Washington's doctrine of equitable estoppel rests on the principle that where a person, by his acts or representations, causes another to change his position or to refrain from performing a necessary act to such other person's detriment or prejudice, the person who performs such acts or makes such representations is precluded from asserting the conduct or forbearance of the other party to his own advantage. Dickson, 466 P.2d at 517. In Dickson, the Supreme Court for the state of Washington considered a one-year suit limitations clause similar to the one in Plaintiffs' policy. In that case, the plaintiff suffered a loss in August, promptly made an insurance claim, and received a denial of the claim from the insurer's local agent in October. Id. In December, the plaintiff met with the local agent, who agreed that he would ask the insurer's home office to review the claim. Id. The plaintiff received the home office's final rejection of the claim in August of the following year. Id. The plaintiff sued in February of the year after that. Id. Thus, like the Plaintiffs here, the plaintiff in Dickson sued after the expiration of his insurance policy's one-year suit limitations clause.

The Washington Supreme Court held in Dickson that equitable estoppel prevented the insurer from enforcing the suit limitations clause. Id. The court found that the representations made by the plaintiff's local agent that the rejection of the claim was not final caused the plaintiff to refrain from commencing an action until final rejection by the home office was received. Because the plaintiff awaited a decision from his insurer's home office, the court held he was excused from complying with the suit limitations clause. Id.

Similarly, in Chong v. Safeco Ins. Co., 2006 WL 1169788, at *6 (W.D. Wash. Apr. 27, 2006), the United States District Court for the Western District of Washington denied summary judgment and found an issue of fact as to whether estoppel applied where an insurer repeatedly told its insured that it continued to investigate the insured's claim while simultaneously reserving all rights under its policy. The Chong court also cited David v. Oakland Home Ins. Co., 39 P. 443 (Wash. 1895). In David, the Washington Supreme Court held that where the insurer's settlement posture led the insured to believe its claim was still "open for further consideration, " the insurer could not rely on its suit limitations clause. Id. at 444. As in Dickson, the court in David held that the insured had a "reasonable time" after the final rejection of its claim to file a lawsuit. Id.

Here, Defendant argues that it did not play a role in inducing Plaintiffs to sit on their rights or otherwise cause Plaintiffs to refrain from taking necessary action. The Court finds, however, that Defendant's conduct, when viewed in the light most favorable to Plaintiffs, presents at least a triable issue of whether Defendant's conduct "logically excuse[s] plaintiffs from complying with the terms of the policy." Dickson, 466 P.2d at 517.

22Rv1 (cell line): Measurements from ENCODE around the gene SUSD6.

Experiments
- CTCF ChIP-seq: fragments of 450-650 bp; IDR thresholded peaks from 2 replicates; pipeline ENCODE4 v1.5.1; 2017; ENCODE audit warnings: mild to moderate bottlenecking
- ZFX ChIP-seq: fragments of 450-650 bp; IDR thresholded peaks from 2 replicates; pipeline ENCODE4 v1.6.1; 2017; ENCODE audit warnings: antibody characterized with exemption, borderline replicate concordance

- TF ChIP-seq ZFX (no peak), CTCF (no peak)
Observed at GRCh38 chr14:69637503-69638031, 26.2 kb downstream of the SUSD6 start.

As noted above, before the expiration of the suit limitations period, Defendant did not expressly inform Plaintiffs of the suit limitations clause in the letters informing them of the expiration date for claims under the policy. When Defendant did directly quote the suit limitations clause from the insurance contract, along with several other clauses from the policy, it was in a letter that informed Plaintiffs that "at the present time, our investigation of your claim in its entirety is continuing" and "[n]o determination concerning liability or coverage for this loss has been reached." Semeryanov Decl., Ex. 4 (Dkt. 18 at 10). Thus, similar to Dickson, David, and Chong, Defendant's continuing investigation and several communications with Plaintiffs regarding the status of their insurance claim continued well beyond the one-year contractual limitation period. This reasonably led Plaintiffs to believe that Defendant would continue to investigate Plaintiffs' claim and continue to work towards settlement, without necessarily requiring Plaintiffs to file suit before that process had run its course. Defendant's conduct indicated that Plaintiffs' insurance claim was "open for further consideration." David, 39 P. at 444. Plaintiffs were not informed that a final decision had been reached and that their remaining claim was denied until nine months after the suit limitations period had run. Plaintiffs then filed suit approximately three months later. Accordingly, viewing the facts in the light most favorable to Plaintiffs, there is at least an issue of fact of whether equitable estoppel applies. Accordingly, summary judgment is not appropriate.[1]


Defendant's Motion for Partial Summary Judgment (Dkt. 9) is denied.